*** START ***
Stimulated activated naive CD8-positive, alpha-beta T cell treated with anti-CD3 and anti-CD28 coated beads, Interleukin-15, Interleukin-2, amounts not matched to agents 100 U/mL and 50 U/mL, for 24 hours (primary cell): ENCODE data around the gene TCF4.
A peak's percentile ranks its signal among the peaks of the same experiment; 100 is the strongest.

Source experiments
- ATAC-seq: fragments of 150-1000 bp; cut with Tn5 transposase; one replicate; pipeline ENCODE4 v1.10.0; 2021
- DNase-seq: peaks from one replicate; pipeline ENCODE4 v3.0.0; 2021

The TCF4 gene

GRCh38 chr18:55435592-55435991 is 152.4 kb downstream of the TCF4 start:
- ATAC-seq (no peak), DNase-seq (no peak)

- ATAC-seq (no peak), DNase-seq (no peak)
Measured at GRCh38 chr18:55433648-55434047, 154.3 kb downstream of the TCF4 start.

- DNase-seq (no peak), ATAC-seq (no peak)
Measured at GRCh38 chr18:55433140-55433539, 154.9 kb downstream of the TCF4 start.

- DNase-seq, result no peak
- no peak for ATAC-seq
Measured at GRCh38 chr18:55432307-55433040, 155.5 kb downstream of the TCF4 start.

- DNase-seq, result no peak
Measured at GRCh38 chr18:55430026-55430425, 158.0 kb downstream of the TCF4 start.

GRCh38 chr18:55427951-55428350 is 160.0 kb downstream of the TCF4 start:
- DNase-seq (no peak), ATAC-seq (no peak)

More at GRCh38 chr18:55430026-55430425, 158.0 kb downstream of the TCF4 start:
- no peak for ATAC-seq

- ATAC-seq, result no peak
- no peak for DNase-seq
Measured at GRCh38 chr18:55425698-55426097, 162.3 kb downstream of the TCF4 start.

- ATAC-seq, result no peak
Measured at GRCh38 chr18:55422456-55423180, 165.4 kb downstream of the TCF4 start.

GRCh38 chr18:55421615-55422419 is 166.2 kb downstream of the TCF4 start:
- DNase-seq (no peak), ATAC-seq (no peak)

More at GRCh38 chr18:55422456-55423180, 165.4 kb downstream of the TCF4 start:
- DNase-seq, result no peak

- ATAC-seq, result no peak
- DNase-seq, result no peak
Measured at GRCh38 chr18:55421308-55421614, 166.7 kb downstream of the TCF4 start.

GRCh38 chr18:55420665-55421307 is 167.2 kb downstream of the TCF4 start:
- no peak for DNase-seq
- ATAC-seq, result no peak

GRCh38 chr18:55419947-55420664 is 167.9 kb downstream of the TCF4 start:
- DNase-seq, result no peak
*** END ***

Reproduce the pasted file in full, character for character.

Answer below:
Stimulated activated naive CD8-positive, alpha-beta T cell treated with anti-CD3 and anti-CD28 coated beads, Interleukin-15, Interleukin-2, amounts not matched to agents 100 U/mL and 50 U/mL, for 24 hours (primary cell): ENCODE data around the gene TCF4.
A peak's percentile ranks its signal among the peaks of the same experiment; 100 is the strongest.

Source experiments
- ATAC-seq: fragments of 150-1000 bp; cut with Tn5 transposase; one replicate; pipeline ENCODE4 v1.10.0; 2021
- DNase-seq: peaks from one replicate; pipeline ENCODE4 v3.0.0; 2021

The TCF4 gene

GRCh38 chr18:55435592-55435991 is 152.4 kb downstream of the TCF4 start:
- ATAC-seq (no peak), DNase-seq (no peak)

- ATAC-seq (no peak), DNase-seq (no peak)
Measured at GRCh38 chr18:55433648-55434047, 154.3 kb downstream of the TCF4 start.

- DNase-seq (no peak), ATAC-seq (no peak)
Measured at GRCh38 chr18:55433140-55433539, 154.9 kb downstream of the TCF4 start.

- DNase-seq, result no peak
- no peak for ATAC-seq
Measured at GRCh38 chr18:55432307-55433040, 155.5 kb downstream of the TCF4 start.

- DNase-seq, result no peak
Measured at GRCh38 chr18:55430026-55430425, 158.0 kb downstream of the TCF4 start.

GRCh38 chr18:55427951-55428350 is 160.0 kb downstream of the TCF4 start:
- DNase-seq (no peak), ATAC-seq (no peak)

More at GRCh38 chr18:55430026-55430425, 158.0 kb downstream of the TCF4 start:
- no peak for ATAC-seq

- ATAC-seq, result no peak
- no peak for DNase-seq
Measured at GRCh38 chr18:55425698-55426097, 162.3 kb downstream of the TCF4 start.

- ATAC-seq, result no peak
Measured at GRCh38 chr18:55422456-55423180, 165.4 kb downstream of the TCF4 start.

GRCh38 chr18:55421615-55422419 is 166.2 kb downstream of the TCF4 start:
- DNase-seq (no peak), ATAC-seq (no peak)

More at GRCh38 chr18:55422456-55423180, 165.4 kb downstream of the TCF4 start:
- DNase-seq, result no peak

- ATAC-seq, result no peak
- DNase-seq, result no peak
Measured at GRCh38 chr18:55421308-55421614, 166.7 kb downstream of the TCF4 start.

GRCh38 chr18:55420665-55421307 is 167.2 kb downstream of the TCF4 start:
- no peak for DNase-seq
- ATAC-seq, result no peak

GRCh38 chr18:55419947-55420664 is 167.9 kb downstream of the TCF4 start:
- DNase-seq, result no peak